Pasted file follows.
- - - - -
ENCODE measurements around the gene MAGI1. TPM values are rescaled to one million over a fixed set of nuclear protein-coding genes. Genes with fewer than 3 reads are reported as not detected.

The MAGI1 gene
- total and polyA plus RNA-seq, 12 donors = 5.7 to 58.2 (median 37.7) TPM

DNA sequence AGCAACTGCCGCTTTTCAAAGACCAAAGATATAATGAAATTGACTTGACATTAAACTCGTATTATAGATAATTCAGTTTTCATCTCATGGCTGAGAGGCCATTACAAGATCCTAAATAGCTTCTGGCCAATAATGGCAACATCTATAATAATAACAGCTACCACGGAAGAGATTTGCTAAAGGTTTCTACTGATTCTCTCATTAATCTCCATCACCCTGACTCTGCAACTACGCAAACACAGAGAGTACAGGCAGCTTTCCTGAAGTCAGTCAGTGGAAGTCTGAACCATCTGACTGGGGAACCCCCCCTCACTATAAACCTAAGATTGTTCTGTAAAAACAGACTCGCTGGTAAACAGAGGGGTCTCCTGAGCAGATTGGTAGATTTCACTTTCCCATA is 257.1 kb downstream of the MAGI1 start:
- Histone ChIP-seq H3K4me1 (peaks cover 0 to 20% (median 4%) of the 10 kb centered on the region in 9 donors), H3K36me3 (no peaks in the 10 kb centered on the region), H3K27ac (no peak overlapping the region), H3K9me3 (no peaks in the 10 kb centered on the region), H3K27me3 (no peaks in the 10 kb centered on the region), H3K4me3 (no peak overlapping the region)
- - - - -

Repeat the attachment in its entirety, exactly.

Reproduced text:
ENCODE measurements around the gene MAGI1. TPM values are rescaled to one million over a fixed set of nuclear protein-coding genes. Genes with fewer than 3 reads are reported as not detected.

The MAGI1 gene
- total and polyA plus RNA-seq, 12 donors = 5.7 to 58.2 (median 37.7) TPM

DNA sequence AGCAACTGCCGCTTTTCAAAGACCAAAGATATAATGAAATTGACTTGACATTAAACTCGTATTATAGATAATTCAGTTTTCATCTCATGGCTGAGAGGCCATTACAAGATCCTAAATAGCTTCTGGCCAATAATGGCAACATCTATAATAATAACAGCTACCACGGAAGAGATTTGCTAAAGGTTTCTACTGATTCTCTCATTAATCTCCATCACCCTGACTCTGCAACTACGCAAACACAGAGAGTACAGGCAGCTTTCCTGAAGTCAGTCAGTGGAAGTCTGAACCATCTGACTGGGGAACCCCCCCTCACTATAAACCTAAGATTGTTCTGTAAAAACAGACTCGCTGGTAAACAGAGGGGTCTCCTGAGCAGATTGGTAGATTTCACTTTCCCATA is 257.1 kb downstream of the MAGI1 start:
- Histone ChIP-seq H3K4me1 (peaks cover 0 to 20% (median 4%) of the 10 kb centered on the region in 9 donors), H3K36me3 (no peaks in the 10 kb centered on the region), H3K27ac (no peak overlapping the region), H3K9me3 (no peaks in the 10 kb centered on the region), H3K27me3 (no peaks in the 10 kb centered on the region), H3K4me3 (no peak overlapping the region)